Amazon’s cloud computing unit recorded net sales of US$16 billion during the third quarter and posted operating income of US$4.9 billion.
Calgary Economic Development has pursued Amazon in the past, making an unsuccessful pitch in 2017 to become the second corporate headquarters for the tech giant. In October 2017, Amazon unveiled plans to set up a distribution centre outside city limits in Rocky View County.
Amazon, which is the largest purchaser of renewable energy in the world, has also made major investments in Alberta this year, agreeing to buy electricity from an 80-megawatt solar project in Newell County.
In June, the tech giant announced its second Alberta renewable project, a massive 375 MW solar farm in Vulcan.
While the recent announcements are adding to the local tech sector’s momentum, it has triggered concerns about the city’s ability to provide enough skilled workers, such as data scientists and software developers, to meet the needs of both local and international firms.
“Talent is just such a big issue,” said Bronte Valk of the Council of Canadian Innovators.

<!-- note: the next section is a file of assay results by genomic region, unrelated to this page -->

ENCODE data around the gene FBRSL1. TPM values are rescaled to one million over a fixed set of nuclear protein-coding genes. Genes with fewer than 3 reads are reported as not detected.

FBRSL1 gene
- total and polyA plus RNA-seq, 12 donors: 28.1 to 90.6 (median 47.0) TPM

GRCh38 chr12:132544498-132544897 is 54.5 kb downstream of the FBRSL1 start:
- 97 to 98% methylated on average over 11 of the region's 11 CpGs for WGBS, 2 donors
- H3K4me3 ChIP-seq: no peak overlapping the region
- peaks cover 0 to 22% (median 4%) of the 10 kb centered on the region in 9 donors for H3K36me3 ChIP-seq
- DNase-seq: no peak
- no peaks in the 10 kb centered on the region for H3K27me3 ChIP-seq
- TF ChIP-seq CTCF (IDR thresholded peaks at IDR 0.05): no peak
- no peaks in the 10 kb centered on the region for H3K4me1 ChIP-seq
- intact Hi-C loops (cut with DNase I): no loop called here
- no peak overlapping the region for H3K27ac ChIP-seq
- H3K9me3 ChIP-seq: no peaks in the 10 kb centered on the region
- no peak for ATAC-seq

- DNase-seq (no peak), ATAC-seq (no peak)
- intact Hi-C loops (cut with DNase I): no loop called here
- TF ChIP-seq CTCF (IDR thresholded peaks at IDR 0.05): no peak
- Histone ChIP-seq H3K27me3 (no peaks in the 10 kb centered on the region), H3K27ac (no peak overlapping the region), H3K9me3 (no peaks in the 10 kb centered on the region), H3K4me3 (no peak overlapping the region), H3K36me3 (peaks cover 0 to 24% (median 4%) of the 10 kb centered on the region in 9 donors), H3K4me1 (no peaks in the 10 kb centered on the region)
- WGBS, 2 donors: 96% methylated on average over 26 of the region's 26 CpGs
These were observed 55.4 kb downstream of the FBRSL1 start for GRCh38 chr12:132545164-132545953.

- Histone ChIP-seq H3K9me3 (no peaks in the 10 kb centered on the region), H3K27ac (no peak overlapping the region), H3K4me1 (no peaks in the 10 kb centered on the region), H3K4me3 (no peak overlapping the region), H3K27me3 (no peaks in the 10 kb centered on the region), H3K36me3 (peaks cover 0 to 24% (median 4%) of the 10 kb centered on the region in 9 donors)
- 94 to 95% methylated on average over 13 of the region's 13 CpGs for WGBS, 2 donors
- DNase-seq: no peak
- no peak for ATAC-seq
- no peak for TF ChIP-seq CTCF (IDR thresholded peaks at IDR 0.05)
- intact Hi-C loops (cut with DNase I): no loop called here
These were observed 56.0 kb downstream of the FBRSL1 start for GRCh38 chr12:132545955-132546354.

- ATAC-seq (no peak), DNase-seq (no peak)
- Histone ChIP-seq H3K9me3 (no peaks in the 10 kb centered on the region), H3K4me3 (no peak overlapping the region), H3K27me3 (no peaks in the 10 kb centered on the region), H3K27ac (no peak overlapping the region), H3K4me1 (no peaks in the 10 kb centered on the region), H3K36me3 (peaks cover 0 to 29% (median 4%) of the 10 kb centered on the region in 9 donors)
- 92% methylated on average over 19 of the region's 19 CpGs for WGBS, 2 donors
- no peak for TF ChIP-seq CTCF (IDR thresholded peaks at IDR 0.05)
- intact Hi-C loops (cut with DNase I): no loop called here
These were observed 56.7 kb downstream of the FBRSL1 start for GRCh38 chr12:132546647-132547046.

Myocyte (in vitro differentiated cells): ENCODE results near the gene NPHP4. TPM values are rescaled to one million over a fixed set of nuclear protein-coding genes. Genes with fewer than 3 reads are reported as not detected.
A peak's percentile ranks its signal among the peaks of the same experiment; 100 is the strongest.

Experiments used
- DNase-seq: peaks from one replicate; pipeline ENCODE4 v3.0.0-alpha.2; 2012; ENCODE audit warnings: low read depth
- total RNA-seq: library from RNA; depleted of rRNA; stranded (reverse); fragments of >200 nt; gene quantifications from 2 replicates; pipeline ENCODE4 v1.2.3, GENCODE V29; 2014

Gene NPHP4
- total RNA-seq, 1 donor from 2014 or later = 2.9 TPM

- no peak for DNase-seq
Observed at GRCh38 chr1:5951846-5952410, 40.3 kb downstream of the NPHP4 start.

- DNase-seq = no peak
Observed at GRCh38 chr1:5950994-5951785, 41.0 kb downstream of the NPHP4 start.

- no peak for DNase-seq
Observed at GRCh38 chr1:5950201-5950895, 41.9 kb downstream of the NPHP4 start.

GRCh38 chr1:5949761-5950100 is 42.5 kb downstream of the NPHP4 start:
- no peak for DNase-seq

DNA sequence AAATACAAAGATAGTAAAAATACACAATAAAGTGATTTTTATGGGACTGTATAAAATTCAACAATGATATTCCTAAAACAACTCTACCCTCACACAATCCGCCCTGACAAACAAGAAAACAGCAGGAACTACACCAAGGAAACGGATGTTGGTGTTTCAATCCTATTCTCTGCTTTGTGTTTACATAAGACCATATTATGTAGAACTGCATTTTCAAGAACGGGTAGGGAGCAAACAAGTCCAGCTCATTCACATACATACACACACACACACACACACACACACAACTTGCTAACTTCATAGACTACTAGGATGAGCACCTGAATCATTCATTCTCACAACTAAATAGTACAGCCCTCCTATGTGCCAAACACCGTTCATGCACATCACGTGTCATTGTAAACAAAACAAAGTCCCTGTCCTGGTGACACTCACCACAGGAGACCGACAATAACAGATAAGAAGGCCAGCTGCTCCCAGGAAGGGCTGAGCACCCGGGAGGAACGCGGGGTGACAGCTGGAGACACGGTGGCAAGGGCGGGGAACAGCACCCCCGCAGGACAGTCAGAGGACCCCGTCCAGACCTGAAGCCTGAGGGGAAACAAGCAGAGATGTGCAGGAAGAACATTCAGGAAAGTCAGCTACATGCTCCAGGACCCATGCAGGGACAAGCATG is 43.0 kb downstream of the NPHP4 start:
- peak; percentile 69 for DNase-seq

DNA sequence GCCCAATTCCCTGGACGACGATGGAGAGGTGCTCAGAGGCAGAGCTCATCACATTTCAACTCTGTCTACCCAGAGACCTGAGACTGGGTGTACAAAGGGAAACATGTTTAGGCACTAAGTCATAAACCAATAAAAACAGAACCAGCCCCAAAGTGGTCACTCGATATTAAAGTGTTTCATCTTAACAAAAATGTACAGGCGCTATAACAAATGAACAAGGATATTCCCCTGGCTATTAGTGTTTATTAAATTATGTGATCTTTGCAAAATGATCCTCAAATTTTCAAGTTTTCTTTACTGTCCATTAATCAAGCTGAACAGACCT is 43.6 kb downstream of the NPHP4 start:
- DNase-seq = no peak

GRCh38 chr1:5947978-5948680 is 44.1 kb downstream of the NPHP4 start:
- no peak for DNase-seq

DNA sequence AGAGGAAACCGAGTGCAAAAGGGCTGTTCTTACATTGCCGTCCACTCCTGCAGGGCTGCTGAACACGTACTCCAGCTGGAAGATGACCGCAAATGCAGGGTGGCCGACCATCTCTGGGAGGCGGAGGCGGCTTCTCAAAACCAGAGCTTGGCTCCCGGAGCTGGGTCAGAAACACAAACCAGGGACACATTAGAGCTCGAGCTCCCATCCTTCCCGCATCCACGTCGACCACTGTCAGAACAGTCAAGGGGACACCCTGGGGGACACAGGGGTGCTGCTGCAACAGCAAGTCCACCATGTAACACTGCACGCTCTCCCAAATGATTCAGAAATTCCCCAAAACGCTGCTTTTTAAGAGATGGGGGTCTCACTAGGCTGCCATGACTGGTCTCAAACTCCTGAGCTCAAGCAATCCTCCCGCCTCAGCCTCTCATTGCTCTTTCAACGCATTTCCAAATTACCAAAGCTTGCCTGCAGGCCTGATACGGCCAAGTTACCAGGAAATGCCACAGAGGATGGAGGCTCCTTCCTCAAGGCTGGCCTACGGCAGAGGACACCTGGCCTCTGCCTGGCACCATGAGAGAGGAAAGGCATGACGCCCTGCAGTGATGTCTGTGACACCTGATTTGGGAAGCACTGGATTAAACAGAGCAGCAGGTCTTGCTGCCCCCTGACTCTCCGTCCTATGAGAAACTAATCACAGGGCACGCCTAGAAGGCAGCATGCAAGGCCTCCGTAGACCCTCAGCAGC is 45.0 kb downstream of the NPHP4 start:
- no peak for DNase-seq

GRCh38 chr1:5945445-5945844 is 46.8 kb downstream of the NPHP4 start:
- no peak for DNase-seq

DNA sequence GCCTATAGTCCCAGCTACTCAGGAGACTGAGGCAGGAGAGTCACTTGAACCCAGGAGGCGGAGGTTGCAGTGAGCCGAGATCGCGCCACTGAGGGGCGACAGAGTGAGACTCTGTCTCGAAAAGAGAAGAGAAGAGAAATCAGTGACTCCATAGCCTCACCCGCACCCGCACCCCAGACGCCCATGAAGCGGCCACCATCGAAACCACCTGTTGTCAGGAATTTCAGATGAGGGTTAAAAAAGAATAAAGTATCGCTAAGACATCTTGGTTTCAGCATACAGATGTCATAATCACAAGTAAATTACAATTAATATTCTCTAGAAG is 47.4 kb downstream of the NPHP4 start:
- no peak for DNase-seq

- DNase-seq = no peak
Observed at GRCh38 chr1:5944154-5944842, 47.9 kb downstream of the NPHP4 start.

“When you have…foreign multinationals come in, they only exacerbate labour market issues.”
However, larger companies are also bringing their own training initiatives into Alberta.
Gales noted AWS will introduce a training component and it is collaborating with Mount Royal University. A Calgary training program, expected to begin in 2022, will help prepare displaced energy workers for entry-level cloud positions.
Both the province and city have also been investing heavily in recent years to ramp up digital training efforts, such as the creation of the SAIT School for Advanced Digital Technology.
Jim Gibson, the school’s dean and a veteran of Calgary’s technology community, said local training initiatives are creating more skilled workers, although it will be a “fine balance” to have the talent pipeline meet demand.
“We have to work really closely with the bigger firms, which we are, but also with the start-ups,” Gibson said.
“We don’t have a lot of chances for making mistakes here on the talent side, so we have to be very much connected with each other.”